Ohio addiction policy scorecard:

Children, youth and families

Ohio’s sharp rise in drug overdose deaths from 2011 to 2017 was followed by a steady increase in the number of children entering the child protection system. These trends highlight the relationship between the opioid crisis and child maltreatment. Parents in active addiction face many challenges to providing a safe and stable environment for their children.

Parental substance use can harm children at every stage of development, from preconception to adolescence. Left unchecked, the consequences of addiction and family instability can lead to negative education, employment, health and criminal justice outcomes for children and their communities.

Key findings
 

Local children services agencies have struggled to keep pace with caseloads that rose 33% from 2013 to 2020. State policymakers have grappled with child protection reforms within the constraints of limited resources and the decentralized nature of Ohio’s children services system.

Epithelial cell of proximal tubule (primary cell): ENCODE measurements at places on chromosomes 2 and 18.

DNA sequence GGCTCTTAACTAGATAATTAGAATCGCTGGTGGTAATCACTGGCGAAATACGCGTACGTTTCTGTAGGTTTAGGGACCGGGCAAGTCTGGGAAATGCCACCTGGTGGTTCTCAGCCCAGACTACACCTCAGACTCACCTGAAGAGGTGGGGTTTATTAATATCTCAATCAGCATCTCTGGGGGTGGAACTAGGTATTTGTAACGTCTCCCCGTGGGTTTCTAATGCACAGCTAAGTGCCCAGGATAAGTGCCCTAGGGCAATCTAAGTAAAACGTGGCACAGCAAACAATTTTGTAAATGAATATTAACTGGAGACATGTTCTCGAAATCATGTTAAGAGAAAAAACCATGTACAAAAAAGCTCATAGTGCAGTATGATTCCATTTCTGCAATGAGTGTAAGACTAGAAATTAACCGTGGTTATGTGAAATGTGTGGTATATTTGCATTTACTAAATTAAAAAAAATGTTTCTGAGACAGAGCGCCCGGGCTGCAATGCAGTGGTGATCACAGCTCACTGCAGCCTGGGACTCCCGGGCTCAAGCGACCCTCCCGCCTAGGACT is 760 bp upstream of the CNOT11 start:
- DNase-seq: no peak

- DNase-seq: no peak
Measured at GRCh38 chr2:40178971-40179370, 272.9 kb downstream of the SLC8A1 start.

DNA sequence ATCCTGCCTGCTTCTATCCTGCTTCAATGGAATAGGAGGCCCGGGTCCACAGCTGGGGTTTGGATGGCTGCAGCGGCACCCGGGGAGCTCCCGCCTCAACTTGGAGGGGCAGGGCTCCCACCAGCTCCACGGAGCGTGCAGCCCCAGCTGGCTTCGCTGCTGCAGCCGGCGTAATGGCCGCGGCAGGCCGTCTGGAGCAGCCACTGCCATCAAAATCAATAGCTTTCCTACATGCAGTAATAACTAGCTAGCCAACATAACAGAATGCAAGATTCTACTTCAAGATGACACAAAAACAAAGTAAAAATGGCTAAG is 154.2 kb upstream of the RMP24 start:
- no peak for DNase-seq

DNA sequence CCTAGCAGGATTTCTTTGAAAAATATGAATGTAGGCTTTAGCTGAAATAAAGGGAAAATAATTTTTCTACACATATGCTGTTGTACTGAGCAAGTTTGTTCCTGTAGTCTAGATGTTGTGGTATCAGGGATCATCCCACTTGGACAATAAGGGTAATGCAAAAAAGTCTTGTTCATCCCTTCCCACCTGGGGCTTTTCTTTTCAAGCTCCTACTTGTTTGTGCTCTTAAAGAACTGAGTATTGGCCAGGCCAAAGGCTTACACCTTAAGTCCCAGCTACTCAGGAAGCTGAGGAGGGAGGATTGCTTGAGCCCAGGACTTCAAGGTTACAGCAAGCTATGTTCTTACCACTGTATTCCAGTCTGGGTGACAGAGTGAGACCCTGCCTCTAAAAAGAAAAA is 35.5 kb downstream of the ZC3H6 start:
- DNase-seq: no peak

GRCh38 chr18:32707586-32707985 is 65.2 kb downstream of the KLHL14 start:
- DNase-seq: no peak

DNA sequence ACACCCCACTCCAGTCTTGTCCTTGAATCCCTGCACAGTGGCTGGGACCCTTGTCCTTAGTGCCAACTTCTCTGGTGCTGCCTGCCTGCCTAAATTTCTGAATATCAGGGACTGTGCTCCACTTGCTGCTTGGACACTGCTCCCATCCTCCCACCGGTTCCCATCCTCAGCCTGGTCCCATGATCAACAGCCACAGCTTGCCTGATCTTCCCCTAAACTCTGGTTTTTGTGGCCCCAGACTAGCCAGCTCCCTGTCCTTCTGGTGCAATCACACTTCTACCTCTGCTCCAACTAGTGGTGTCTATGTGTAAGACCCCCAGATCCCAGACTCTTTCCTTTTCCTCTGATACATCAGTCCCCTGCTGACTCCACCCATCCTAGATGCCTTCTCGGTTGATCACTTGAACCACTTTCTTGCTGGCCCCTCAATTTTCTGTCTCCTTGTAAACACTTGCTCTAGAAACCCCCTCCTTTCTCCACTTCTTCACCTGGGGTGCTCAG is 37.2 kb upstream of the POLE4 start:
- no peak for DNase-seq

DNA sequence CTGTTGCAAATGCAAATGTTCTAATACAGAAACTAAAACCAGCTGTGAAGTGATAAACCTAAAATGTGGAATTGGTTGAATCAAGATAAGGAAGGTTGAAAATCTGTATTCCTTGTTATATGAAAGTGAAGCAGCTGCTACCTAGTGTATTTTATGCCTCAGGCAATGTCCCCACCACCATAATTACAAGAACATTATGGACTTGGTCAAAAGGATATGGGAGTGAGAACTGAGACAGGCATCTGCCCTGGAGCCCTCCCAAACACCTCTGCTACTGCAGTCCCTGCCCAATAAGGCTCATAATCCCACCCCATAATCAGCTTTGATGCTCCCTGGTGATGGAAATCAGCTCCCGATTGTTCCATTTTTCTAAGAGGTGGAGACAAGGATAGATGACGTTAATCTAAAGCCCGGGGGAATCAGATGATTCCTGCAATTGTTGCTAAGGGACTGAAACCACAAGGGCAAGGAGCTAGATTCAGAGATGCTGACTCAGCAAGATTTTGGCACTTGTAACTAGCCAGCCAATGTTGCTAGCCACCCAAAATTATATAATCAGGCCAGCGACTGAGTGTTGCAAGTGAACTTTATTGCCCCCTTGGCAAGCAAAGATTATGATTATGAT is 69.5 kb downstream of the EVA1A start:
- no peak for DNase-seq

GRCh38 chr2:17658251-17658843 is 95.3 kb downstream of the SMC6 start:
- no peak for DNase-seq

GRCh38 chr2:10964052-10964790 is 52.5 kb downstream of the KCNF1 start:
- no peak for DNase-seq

Several hopeful developments, prior to the COVID-19 pandemic, indicate that Ohio may have turned the corner. For example, the number of Neonatal Abstinence Syndrome (NAS) cases fell in recent years, and the number of children removed from the home due to parental drug use declined slightly in 2019, after peaking in 2018.

This report reviews state-level policy changes related to the impact of addiction on children, youth and families enacted in Ohio from 2013 to 2019. It includes:

  • An inventory of policy changes (legislation, rules and state agency initiatives, programs and systems changes)
  • A scorecard that indicates the extent to which Ohio is implementing strategies that are proven effective by research evidence (see figure ES. 2)
  • Opportunities for improvement to strengthen Ohio’s response

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